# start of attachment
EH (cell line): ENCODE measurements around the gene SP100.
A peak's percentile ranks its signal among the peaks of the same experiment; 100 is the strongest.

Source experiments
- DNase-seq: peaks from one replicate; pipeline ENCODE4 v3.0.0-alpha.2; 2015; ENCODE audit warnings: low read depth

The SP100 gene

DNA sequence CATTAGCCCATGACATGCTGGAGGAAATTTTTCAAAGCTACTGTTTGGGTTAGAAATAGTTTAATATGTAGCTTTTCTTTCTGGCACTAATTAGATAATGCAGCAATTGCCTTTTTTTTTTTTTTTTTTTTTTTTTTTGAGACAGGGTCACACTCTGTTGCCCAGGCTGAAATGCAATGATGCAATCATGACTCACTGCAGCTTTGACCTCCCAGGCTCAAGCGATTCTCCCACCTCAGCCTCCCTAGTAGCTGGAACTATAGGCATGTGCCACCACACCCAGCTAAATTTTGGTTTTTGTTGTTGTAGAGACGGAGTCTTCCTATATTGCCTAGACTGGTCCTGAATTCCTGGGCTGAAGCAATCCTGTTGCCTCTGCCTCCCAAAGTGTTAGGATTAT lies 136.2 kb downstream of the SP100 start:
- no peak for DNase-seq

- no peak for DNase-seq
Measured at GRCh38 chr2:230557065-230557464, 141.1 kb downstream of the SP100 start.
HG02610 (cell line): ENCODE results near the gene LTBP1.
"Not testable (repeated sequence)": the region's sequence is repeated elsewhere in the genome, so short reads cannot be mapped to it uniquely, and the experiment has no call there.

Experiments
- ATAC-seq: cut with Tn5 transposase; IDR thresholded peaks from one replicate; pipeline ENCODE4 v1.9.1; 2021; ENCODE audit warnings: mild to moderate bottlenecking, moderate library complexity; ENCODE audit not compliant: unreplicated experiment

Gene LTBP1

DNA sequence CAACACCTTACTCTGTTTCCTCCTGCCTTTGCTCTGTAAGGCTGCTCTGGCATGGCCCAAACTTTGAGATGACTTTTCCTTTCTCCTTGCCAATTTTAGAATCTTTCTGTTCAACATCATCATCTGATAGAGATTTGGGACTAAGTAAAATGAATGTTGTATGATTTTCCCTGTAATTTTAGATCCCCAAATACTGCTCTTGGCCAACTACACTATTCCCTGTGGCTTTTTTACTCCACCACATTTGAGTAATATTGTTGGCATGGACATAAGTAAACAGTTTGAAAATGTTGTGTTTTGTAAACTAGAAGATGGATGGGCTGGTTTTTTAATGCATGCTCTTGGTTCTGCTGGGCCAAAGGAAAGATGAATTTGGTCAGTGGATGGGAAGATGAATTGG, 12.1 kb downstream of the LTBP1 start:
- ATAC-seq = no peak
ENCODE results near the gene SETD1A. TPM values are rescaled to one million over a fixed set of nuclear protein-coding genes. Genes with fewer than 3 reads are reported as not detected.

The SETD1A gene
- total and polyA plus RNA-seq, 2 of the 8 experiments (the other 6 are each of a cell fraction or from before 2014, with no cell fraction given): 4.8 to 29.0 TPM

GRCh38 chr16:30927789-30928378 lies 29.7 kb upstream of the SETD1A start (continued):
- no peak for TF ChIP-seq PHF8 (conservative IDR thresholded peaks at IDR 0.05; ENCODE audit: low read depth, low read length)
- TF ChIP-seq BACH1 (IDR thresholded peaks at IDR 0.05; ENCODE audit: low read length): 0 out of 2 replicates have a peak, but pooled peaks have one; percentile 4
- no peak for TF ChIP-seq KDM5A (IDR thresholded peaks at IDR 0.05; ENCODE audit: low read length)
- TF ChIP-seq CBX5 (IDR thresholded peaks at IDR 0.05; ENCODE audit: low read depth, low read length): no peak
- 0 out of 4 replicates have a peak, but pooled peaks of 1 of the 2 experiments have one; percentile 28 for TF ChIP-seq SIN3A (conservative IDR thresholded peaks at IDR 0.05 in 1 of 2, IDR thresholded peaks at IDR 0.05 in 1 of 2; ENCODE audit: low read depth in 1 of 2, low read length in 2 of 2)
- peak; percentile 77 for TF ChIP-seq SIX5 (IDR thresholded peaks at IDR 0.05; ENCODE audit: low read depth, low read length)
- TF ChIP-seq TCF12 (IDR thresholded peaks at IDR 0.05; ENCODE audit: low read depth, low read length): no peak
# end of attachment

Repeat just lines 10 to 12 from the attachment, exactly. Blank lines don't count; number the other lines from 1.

HG02610 (cell line): ENCODE results near the gene LTBP1.
"Not testable (repeated sequence)": the region's sequence is repeated elsewhere in the genome, so short reads cannot be mapped to it uniquely, and the experiment has no call there.

Experiments